The top 8 countries where millennials are most optimistic

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Despite being cast as avocado-toast-loving, travel-obsessed stereotypes who are also bad savers, millennials around the world have a significantly positive outlook on life, according to a new report.

A Pew Research Center report published on Tuesday determined eight countries in which young adults between the age of 18 and 29 were significantly more positive on life in modern day than their older counterparts.

These countries include the United Kingdom, Australia, Sweden, the United States, South Africa, Ghana, Peru and Germany.

Senior researcher Jacob Poushter tells CNBC Make It that he based his conclusion after asking a sample of nearly 43,000 people in 38 countries how much they agreed with the statement, "Life in our country today is better than it was 50 years ago for people like me."

The report found that on a global scale, people are generally divided on whether life today is better than it was in the past.

But more important than age, people's level of education and their views on the economy were the strongest predictors of whether they felt life today is better, according to Poushter.

In about more than half the countries he surveyed, most prominently in places like Poland, Peru, the Netherlands and Spain, people with higher levels of education were more likely to say that life is currently better than 50 years, Poushter noted.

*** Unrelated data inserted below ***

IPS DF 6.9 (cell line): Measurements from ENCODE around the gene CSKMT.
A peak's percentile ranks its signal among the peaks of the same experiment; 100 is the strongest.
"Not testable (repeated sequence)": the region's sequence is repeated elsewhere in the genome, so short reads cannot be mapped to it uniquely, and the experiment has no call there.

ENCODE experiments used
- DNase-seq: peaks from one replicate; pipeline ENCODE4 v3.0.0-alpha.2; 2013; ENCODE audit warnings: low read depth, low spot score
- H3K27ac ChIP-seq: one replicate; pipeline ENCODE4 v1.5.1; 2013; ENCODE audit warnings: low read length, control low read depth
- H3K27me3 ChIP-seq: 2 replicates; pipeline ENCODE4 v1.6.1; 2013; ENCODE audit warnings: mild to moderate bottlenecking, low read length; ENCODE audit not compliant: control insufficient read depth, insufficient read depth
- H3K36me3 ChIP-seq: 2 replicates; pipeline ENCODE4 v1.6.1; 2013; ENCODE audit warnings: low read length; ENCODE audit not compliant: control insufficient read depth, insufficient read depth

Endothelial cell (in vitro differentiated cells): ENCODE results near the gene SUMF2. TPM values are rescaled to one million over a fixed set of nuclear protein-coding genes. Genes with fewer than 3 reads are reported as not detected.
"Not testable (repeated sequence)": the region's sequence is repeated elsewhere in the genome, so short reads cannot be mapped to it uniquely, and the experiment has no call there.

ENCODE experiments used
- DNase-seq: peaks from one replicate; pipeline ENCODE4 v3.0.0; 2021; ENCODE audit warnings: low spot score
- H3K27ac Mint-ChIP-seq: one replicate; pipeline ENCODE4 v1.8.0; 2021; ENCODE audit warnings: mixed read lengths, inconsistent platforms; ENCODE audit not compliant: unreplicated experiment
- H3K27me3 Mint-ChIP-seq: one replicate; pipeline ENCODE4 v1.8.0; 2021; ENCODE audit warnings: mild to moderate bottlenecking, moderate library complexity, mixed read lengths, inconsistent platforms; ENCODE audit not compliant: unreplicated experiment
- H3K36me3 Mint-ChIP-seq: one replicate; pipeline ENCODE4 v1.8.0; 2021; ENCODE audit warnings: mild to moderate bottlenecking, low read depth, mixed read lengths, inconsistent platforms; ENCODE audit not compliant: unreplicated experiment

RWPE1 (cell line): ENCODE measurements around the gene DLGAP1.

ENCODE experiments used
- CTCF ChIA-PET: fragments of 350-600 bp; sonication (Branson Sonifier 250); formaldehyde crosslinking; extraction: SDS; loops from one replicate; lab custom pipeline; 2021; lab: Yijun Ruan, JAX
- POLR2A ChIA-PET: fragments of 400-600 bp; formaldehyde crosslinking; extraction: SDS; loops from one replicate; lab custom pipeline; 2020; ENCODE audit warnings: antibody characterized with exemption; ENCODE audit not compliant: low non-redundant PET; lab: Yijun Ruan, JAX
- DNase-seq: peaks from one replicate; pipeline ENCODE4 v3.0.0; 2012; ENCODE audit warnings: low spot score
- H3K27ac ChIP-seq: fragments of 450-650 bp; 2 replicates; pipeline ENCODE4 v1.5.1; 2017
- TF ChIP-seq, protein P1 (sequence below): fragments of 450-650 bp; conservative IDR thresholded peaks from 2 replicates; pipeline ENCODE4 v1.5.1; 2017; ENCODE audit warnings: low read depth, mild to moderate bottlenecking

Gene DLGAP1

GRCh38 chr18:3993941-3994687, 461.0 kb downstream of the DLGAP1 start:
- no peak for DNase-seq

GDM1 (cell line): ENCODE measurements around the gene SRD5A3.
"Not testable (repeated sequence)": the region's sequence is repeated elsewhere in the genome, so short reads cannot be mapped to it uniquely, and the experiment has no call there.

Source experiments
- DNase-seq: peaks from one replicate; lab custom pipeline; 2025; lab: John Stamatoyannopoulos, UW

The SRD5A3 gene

He also pointed out that a person's income level and views on the state of the economy play a large role in one's opinion on modern day life.

"Those who say that the economic situation in their country is good are much more likely to say that life in their country is better for people like them now compared to half a century ago," Poushter said.

On the contrary, three countries in which the millennials are actually less optimistic about life in the modern as compared to 50 years ago were Venezuela, Senegal and South Korea.

"Technology use is changing quickly, people are more likely to use the internet and more likely to own smartphone in many of these places," Poushter said, citing a few of those rapid changes. "The economy is another change, there was a global recession in 2009 and there are indications from own research that the economy is bouncing back in many countries."

Poushter said his goal with this report was to measure how rapid societal changes in countries around the world have affected people's opinions about their own part in their country. He added this research may be useful for those in higher education.

"People who are in college, graduating from college or looking for a job should be aware of how education and the economy play into this difference of opinion between young adults and older generations," Poushter said.

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